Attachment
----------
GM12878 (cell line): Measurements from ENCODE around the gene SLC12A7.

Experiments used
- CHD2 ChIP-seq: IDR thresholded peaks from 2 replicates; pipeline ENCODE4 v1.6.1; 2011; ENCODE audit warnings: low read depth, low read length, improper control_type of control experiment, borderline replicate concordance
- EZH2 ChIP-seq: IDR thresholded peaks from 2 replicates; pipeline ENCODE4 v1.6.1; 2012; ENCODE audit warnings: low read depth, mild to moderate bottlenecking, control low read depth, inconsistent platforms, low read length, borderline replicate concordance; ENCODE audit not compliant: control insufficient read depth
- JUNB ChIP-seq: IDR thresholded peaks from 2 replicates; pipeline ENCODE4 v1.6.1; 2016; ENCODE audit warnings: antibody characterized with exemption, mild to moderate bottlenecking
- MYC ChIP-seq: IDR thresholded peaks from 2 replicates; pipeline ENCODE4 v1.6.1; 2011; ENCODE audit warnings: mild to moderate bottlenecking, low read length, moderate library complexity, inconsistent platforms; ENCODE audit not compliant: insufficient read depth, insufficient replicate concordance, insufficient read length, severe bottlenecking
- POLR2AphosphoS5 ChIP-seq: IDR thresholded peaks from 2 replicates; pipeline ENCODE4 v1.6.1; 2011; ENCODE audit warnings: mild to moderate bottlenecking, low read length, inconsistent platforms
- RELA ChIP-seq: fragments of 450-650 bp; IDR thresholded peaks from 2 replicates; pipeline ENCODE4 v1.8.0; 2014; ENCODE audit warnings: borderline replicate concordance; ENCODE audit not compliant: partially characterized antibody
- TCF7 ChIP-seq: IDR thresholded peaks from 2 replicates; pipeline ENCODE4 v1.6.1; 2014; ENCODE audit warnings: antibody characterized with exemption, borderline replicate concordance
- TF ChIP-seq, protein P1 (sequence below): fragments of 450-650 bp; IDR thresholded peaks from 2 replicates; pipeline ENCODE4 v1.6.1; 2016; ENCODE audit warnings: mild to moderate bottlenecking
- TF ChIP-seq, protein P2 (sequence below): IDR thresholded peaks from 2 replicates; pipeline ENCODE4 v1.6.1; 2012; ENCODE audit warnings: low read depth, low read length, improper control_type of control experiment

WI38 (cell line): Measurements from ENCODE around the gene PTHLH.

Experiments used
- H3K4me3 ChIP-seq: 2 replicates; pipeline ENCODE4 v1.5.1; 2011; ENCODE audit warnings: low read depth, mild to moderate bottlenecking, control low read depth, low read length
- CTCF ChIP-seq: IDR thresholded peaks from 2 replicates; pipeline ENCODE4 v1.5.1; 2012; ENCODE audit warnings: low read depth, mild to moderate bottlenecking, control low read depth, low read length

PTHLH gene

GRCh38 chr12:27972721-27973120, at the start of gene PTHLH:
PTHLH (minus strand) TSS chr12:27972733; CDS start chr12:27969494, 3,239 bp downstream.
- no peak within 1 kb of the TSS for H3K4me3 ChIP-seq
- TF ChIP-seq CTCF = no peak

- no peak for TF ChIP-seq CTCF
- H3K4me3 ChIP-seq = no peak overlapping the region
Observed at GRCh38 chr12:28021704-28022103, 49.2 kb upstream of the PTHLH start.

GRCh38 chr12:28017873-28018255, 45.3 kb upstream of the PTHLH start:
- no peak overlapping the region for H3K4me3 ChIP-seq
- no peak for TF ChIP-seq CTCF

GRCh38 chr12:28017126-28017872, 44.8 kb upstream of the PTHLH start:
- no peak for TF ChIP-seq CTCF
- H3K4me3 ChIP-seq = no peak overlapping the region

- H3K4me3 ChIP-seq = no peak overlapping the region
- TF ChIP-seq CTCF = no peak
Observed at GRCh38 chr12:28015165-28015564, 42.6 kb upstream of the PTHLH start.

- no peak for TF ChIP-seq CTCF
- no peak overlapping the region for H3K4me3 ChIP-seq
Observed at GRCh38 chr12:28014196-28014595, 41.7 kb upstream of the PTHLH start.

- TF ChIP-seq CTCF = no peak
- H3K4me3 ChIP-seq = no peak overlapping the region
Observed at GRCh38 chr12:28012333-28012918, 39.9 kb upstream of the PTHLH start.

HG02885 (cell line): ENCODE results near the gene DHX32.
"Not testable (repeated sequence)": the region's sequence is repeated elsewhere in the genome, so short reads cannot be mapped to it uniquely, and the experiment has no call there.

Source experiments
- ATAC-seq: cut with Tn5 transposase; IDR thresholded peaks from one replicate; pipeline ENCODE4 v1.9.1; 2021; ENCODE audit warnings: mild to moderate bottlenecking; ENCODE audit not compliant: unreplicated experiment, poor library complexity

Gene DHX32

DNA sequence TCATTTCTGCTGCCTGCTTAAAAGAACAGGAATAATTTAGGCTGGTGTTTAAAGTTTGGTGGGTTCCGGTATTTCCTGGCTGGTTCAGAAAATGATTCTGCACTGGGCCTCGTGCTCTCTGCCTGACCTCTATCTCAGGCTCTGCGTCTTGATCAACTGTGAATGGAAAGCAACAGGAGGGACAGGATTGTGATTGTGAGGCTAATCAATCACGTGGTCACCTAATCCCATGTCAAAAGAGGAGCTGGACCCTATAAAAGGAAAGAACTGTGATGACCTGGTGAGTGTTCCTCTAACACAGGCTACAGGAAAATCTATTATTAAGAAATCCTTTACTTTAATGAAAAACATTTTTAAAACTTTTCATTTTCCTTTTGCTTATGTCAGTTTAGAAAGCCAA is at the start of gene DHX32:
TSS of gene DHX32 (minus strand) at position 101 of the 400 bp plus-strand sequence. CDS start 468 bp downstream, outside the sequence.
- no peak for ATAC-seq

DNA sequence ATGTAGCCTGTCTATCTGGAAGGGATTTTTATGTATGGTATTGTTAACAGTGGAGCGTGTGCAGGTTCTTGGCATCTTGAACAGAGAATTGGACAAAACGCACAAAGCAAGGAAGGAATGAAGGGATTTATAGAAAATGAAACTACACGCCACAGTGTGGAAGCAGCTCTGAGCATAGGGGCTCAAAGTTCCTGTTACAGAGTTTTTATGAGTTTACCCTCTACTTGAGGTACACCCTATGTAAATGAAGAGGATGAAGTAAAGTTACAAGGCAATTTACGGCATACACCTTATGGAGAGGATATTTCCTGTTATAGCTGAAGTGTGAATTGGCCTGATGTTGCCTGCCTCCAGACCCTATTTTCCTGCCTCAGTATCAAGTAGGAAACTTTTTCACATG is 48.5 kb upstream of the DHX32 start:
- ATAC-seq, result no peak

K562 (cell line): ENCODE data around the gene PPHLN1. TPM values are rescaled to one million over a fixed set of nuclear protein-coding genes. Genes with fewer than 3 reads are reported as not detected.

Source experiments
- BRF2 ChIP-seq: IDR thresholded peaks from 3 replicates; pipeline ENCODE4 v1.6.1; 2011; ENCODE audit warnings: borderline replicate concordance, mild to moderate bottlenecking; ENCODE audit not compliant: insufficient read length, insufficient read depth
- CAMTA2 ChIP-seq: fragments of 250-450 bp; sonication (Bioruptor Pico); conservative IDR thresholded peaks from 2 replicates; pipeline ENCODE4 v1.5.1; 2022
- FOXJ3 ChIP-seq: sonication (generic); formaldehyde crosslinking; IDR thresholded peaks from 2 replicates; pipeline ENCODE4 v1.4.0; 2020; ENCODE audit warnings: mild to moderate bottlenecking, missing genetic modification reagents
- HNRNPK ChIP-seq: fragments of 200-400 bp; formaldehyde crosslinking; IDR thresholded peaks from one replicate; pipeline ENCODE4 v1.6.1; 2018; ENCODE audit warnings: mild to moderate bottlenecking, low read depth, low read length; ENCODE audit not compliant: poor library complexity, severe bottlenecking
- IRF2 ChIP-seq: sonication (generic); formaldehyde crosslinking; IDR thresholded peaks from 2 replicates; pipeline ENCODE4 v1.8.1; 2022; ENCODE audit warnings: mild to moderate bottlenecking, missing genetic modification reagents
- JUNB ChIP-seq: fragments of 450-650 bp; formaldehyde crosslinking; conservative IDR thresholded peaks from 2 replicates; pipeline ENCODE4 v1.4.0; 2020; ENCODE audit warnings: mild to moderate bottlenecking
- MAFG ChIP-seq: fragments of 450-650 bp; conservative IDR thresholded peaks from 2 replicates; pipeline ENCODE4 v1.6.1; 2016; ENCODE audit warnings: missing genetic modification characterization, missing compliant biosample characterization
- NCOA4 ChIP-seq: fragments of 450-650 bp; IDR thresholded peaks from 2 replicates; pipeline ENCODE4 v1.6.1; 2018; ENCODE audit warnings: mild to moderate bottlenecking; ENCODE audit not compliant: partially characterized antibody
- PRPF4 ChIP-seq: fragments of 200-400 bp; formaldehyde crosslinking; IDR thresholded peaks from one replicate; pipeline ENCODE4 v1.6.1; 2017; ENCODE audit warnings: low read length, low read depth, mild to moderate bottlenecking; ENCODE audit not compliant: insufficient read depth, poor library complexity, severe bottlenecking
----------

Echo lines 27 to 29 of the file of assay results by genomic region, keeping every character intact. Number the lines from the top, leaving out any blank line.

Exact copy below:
GRCh38 chr12:28017126-28017872, 44.8 kb upstream of the PTHLH start:
- no peak for TF ChIP-seq CTCF
- H3K4me3 ChIP-seq = no peak overlapping the region